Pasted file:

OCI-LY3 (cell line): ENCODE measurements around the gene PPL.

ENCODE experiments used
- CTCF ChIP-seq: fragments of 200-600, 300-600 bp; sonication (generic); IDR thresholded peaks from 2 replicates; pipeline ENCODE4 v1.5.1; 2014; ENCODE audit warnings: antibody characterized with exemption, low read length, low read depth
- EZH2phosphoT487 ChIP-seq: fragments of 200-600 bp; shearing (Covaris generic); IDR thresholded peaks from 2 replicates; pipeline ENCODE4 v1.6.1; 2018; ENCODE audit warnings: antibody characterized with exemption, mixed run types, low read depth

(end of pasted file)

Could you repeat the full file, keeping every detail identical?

OCI-LY3 (cell line): ENCODE measurements around the gene PPL.

ENCODE experiments used
- CTCF ChIP-seq: fragments of 200-600, 300-600 bp; sonication (generic); IDR thresholded peaks from 2 replicates; pipeline ENCODE4 v1.5.1; 2014; ENCODE audit warnings: antibody characterized with exemption, low read length, low read depth
- EZH2phosphoT487 ChIP-seq: fragments of 200-600 bp; shearing (Covaris generic); IDR thresholded peaks from 2 replicates; pipeline ENCODE4 v1.6.1; 2018; ENCODE audit warnings: antibody characterized with exemption, mixed run types, low read depth